Minnesota’s KSTP-TV Eyewitness News ran a five-minute video story on May 2, 2013, by Tom Hauser on what happens to your Apple iTunes purchases, e-mail accounts, Facebook account, and other online accounts after you die. I had the pleasure of being interviewed for the story, and Mark Lanterman, CEO and CTO of Computer Forensic Services, was also interviewed. You can read the text story and watch the video story at the following link: http://kstp.com/news/stories/S3020243.shtml
I was also interviewed for an April 30, 2013, story on WNYC public radio by Stan Alcorn. You can read the text of the story and listen to the audio recording at the following link: http://www.wnyc.org/shows/newtechcity/blogs/new-tech-city-blog/2013/apr/30/three-barriers-make-it-hard-pass-digital-accounts-after-death/
Technology is changing the way we interact with people and transact business. We are accumulating valuable and important electronic data in our smartphones, computers, and online accounts. We need to plan ahead for our data and online accounts so that our fiduciaries and family members can receive that data after we become incapacitated and after we die.
First, you should make a list of any valuable or important data, online accounts, and digital property. This could be a written list or an electronic list stored in your smartphone, in your computer, or in an online account. Make sure to include where each account or digital property item is, how you access it, and why it’s valuable or important to you. And, make sure to keep the list up-to-date!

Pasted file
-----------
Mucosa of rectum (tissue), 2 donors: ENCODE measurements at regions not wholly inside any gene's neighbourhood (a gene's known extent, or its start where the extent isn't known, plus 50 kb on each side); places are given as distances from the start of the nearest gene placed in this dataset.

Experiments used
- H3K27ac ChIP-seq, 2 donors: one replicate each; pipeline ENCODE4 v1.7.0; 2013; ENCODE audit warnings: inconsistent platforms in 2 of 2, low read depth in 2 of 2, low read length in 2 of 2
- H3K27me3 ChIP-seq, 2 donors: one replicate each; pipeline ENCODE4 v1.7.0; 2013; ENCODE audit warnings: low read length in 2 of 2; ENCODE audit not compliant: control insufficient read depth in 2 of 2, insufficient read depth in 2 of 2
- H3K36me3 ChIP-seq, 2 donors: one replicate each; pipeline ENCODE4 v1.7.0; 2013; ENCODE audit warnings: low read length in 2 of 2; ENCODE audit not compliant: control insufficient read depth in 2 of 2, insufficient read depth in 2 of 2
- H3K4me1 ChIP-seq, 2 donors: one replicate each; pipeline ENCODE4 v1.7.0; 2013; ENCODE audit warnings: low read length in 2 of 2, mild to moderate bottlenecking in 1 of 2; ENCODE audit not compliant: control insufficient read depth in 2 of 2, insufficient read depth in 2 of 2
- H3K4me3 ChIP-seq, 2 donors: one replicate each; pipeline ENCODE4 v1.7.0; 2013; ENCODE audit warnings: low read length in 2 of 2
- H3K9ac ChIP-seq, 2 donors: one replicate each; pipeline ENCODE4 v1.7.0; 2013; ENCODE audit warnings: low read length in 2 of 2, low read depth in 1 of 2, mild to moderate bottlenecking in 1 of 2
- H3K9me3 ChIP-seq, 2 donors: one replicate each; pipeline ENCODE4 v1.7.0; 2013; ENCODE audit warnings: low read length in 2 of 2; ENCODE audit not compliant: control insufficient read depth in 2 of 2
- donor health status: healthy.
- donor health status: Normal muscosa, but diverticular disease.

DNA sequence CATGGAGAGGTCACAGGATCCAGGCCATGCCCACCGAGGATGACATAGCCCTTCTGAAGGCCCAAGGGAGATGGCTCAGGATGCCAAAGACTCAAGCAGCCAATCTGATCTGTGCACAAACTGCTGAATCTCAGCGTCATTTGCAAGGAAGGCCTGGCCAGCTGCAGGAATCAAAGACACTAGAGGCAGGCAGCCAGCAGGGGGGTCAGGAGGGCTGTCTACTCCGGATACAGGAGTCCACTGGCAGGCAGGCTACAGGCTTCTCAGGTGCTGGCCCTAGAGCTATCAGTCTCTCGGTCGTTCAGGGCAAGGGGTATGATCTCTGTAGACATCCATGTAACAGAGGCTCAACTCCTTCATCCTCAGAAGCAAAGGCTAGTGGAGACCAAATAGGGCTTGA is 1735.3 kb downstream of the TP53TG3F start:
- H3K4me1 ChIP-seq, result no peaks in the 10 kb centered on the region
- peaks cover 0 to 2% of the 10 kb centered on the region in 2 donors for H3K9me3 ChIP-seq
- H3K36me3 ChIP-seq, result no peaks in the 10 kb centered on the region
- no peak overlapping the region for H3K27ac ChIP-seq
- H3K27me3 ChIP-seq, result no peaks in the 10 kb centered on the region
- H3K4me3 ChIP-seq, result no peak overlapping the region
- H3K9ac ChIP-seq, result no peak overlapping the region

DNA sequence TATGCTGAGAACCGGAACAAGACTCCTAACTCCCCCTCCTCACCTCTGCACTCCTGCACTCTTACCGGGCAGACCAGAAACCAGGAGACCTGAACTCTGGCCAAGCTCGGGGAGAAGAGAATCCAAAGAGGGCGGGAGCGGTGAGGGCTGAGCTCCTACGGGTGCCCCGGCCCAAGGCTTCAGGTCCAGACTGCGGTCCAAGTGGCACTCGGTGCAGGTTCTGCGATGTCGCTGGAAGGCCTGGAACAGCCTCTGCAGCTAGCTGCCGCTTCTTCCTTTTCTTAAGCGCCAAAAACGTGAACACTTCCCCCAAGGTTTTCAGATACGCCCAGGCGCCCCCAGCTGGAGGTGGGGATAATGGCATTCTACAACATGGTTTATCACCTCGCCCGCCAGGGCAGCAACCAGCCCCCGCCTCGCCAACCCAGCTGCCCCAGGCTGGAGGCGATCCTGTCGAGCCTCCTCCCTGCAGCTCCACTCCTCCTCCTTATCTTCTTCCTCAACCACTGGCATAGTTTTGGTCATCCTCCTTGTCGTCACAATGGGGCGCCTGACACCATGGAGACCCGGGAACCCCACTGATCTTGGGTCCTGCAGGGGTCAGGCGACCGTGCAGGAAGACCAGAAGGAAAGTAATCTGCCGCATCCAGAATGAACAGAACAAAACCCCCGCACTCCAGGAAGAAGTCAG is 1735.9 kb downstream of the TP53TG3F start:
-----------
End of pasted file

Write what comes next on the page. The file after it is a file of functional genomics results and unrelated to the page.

Second, you should contact your estate planning attorney to include your digital property in your estate plan. Make sure your estate plan appoints a fiduciary to act on your behalf with respect to your digital property (as well as for all your other property) during incapacity and after death. This may include preparing a durable power of attorney, a will, and a revocable living trust, if appropriate for your situation—please contact your estate planning attorney for tax and legal advice about your specific facts and circumstances. And, make sure your estate plan authorizes the companies that hold your electronic data to release that data to your fiduciaries during your incapacity and after your death.
Planning ahead for your digital property is essential to arrange for full access to your data, to keep estate administration costs down, to provide for a smooth estate administration, and to ensure that none of your valuable or important digital property is overlooked. If you haven’t planned ahead, a computer forensics expert may be able to recover and access data from your smartphone or your computer. But, it may be practically impossible to retrieve the data from your online accounts if you haven’t planned ahead!
Contact your estate planning attorney today to include your digital property in your estate plan!